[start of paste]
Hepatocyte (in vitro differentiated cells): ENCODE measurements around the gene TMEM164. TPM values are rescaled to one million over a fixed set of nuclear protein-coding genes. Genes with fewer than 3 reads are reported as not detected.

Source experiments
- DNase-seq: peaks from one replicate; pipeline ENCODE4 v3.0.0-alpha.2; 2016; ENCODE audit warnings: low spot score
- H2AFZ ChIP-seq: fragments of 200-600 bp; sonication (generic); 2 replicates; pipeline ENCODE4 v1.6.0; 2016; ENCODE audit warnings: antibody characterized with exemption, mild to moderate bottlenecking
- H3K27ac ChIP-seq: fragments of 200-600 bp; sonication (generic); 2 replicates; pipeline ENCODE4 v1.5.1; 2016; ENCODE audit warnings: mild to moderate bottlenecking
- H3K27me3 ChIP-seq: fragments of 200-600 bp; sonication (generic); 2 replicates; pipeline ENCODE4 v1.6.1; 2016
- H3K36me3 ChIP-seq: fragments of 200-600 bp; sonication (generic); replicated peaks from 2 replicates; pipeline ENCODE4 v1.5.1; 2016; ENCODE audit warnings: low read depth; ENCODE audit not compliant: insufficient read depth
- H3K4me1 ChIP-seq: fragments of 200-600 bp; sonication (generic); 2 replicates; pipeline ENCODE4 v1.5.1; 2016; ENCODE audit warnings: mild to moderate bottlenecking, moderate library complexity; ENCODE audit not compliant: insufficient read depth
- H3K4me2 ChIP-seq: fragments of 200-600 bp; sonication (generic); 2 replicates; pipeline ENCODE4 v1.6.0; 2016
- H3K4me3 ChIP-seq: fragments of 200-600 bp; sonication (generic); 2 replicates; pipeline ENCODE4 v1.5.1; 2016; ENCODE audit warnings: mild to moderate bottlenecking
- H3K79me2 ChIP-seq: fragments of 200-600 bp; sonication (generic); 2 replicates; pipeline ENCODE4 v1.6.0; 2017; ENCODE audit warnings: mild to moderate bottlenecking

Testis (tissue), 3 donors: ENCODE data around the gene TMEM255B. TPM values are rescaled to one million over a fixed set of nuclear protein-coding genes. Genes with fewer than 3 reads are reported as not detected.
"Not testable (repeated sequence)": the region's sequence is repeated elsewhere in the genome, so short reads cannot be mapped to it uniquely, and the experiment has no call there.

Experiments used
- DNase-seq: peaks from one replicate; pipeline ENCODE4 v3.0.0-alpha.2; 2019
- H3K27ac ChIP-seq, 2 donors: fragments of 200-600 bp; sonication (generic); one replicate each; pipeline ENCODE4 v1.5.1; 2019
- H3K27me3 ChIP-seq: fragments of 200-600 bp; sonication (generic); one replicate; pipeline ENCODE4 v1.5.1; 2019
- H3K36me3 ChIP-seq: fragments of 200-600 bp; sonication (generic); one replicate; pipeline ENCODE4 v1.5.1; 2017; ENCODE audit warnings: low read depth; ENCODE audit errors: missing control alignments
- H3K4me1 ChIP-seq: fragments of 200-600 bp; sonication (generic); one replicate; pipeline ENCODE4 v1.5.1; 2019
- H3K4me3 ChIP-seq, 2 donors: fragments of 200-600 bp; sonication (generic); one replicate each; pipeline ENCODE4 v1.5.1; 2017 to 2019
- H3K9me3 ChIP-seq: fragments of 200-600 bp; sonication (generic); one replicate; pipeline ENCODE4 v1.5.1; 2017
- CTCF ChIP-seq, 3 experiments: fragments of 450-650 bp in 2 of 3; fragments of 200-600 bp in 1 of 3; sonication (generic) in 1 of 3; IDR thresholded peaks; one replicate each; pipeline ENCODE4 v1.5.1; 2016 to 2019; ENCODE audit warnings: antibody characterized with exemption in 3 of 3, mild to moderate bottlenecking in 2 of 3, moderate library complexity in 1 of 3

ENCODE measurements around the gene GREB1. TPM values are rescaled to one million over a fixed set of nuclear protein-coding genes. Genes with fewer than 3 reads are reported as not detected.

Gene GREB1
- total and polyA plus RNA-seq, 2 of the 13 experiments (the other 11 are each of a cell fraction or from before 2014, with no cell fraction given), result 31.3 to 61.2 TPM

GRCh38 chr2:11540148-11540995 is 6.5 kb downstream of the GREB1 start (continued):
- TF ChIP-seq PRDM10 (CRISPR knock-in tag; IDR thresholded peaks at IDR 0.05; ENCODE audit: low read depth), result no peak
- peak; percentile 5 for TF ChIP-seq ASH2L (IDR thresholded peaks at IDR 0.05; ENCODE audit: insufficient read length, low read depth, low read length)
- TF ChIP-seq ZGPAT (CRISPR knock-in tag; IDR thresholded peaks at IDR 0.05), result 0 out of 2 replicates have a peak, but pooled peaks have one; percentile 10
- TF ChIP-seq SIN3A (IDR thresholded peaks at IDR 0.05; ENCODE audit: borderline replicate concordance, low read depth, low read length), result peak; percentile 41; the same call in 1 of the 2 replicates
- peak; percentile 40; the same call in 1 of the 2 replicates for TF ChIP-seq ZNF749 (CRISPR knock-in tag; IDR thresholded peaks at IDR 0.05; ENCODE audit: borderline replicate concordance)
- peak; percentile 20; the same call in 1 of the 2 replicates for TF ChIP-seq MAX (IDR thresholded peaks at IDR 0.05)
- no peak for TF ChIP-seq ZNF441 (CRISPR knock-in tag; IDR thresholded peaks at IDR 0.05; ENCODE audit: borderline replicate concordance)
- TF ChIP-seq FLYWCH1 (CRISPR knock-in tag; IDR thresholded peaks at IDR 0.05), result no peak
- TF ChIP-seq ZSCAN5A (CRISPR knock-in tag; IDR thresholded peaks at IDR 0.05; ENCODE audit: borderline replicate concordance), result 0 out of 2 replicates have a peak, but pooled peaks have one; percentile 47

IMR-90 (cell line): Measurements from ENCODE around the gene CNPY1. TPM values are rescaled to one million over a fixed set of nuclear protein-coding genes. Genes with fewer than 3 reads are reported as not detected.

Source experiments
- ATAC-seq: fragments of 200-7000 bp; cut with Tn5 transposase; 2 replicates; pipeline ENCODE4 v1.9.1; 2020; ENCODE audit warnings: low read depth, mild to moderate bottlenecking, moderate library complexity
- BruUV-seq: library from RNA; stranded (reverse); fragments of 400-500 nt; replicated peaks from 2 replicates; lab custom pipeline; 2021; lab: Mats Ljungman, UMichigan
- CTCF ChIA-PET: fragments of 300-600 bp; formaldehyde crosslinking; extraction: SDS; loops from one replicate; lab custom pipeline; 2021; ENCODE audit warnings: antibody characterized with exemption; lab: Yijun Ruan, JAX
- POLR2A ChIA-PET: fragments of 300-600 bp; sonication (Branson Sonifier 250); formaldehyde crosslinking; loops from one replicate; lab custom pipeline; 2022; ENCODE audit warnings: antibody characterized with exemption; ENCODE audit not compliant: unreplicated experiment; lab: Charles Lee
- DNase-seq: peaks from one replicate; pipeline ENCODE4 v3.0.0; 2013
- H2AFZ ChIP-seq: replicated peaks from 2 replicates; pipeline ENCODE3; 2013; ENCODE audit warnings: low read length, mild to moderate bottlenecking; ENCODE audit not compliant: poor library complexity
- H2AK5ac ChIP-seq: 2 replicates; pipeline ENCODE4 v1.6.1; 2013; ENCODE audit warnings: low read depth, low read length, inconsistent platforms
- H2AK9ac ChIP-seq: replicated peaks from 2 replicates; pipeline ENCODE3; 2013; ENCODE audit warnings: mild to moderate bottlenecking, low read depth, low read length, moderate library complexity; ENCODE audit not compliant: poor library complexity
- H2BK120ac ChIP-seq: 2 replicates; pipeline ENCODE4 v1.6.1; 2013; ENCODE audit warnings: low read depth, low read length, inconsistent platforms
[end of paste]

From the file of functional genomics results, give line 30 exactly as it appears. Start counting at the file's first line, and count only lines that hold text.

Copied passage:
- TF ChIP-seq SIN3A (IDR thresholded peaks at IDR 0.05; ENCODE audit: borderline replicate concordance, low read depth, low read length), result peak; percentile 41; the same call in 1 of the 2 replicates